Newell Brands (NWL) has embarked on its Accelerated Transformation Plan with the goal of seeing a return to growth. It is aiming to restructure into a global consumer product power through cost savings initiatives, e-commerce development, and innovation to spark sales growth and market share gains.
A key component of this strategy involves the offloading of underperforming and non-core assets that account for roughly one-third of overall sales. The company plans to use the proceeds from the divestitures to lower its debt load, maintain the dividend, and make share repurchases. If it can successfully execute on this plan, it will not only simplify its brand portfolio but improve operational efficiency and become a more shareholder-friendly business.
While the transformation plan would serve to narrow Newell’s focus, the company remains burdened by its handling of the Jarden acquisition in 2016. When the merger closed, Newell appeared to be a stronger force in the consumer staples sector with over $16 billion in sales, but it has since seen its portfolio wither down to $8-9 billion in sales.
Newell’s recent history has also been marked by repeated negative earnings revisions that have reduced visibility and shaken investor confidence. The company has been able to sell several businesses in recent months, but much work lies ahead to convince investors that it is indeed on the road to recovery. With core sales expected to remain on the decline in 2019, it will be challenging for management to sustain the positive momentum provided by the recent first quarter results.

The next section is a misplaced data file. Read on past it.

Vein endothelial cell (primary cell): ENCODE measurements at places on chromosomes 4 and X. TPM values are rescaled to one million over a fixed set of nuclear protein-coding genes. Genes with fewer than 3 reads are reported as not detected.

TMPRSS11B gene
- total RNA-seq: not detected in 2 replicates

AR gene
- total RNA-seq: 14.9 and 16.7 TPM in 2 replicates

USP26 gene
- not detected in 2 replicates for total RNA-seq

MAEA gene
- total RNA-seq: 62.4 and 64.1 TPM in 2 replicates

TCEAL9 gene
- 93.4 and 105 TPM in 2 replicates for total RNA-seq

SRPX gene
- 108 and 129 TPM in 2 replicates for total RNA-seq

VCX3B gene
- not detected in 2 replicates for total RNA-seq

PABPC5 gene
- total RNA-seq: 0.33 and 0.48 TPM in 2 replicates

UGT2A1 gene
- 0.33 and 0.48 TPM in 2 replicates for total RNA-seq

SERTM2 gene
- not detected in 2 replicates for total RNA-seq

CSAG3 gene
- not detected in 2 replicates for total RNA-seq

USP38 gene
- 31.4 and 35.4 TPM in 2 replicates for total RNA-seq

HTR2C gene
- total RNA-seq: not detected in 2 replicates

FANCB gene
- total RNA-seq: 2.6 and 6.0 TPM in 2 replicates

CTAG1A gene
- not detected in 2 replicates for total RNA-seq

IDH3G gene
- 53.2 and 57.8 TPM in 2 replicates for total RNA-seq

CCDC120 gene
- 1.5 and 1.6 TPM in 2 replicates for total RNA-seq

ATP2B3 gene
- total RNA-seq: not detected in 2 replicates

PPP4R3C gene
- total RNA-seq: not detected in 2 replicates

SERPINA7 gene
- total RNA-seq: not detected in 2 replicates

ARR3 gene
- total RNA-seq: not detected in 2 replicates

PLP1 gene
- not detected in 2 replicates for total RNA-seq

Lower Than Expected Overhead Costs Drive A Beat
Newell Brands reported better than expected 1st quarter results beating on both its top and bottom lines.
Adjusted earnings per share came in at $0.14 which was well ahead of the consensus expectation of $0.06. Lower than expected SG&A expenses helped to drive the earnings beat. It marked the 6th straight quarter of positive earnings surprises.
Core sales growth was negative at -2.4% but topped both the Street's expectation of -3.5% and management’s guidance of -3% at the midpoint. While negative sales growth is far from impressive, what was perhaps most encouraging was management’s ability to drive operating margin improvement despite weak sales.
However, while we are patting management on the back, we should remind ourselves that the company is experiencing a decline in core sales to start 2019.
Overall though, the results did indeed surpass expectations and may be a step in the right direction for the beleaguered company.
Broad-Based Core Sales Decline Trend Is Concerning
Newell’s Q1 segment performance was a bit of a downer as all three businesses witnessed negative core sales growth.
The broad-based declines suggest the ghosts of the past remain present challenges for the company. The company did, however, show sequential improvement in its core sales trends for all three segments and in three of four of its operating regions.